Why Americans Can't, Don't and Won't Read
• “Read it and gloat. Last week, researchers at Stanford University published a study showing that the most persistent multitaskers perform badly in a variety of tasks. They don't focus as well as non-multitaskers. They're more distractible. They're weaker at shifting from one task to another and at organizing information. They are, as a matter of fact, worse at multitasking than people who don't ordinarily multitask.”
—Ruth Pennebaker, The New York Times, August 30, 2009
Roadblock #4: The Glut of Prose
We are drowning in a tsunami of humanity screaming for our attention:
Ads are everywhere you look—on cars, jet plane fuselages, garbage trucks, golf carts, kids' report cards, over urinals, billboards, gas pumps, cellphones, sports uniforms, skywriting, plus, of course, on radio and TV as well as in newspapers, magazines and the Internet.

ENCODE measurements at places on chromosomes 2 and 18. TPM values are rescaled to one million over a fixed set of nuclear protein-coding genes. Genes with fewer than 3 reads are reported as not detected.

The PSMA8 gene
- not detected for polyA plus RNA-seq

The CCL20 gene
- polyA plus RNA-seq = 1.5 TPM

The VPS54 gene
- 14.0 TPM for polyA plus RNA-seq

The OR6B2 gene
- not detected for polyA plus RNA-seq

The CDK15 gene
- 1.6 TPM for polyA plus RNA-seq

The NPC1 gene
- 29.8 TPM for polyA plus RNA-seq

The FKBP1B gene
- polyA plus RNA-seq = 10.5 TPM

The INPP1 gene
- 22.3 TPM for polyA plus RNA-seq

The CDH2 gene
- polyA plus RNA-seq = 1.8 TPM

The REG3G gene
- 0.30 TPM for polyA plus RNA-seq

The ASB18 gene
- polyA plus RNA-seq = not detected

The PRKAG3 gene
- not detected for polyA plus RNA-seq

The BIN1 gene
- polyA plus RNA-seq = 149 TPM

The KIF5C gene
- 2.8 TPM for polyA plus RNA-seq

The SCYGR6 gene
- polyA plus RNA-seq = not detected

“Somewhere between 254 and 5,000 is a number that represents just how many commercial messages an average consumer gets each day.”
—Matthew Creamer, AdAge.com.
Internet (2009 Statistics):
234 million: The number of websites as of December 2009.
47 million: Added websites in 2009.
90 trillion: The number of e-mails sent on the Internet in 2009.
247 billion: Average number of e-mail messages per day.
1.4 billion: The number of e-mail users worldwide.
100 million: New e-mail users since the year before.
81%: The percentage of e-mails that were spam.
24%: Increase in spam since last year.
200 billion: The number of spam e-mails per day.
1.73 billion: Internet users worldwide (September 2009).
18%: Increase in Internet users since the previous year.
126 million: The number of blogs on the Internet
84%: Percent of social network sites with more women than men.
27.3 million: Number of tweets on Twitter per day (November, 2009)
57%: Percentage of Twitter’s user base located in the United States.
4.25 million: People following Twitter’s most followed user.
350 million: People on Facebook.
50%: Percentage of Facebook users that log in every day.
500,000: The number of active Facebook applications.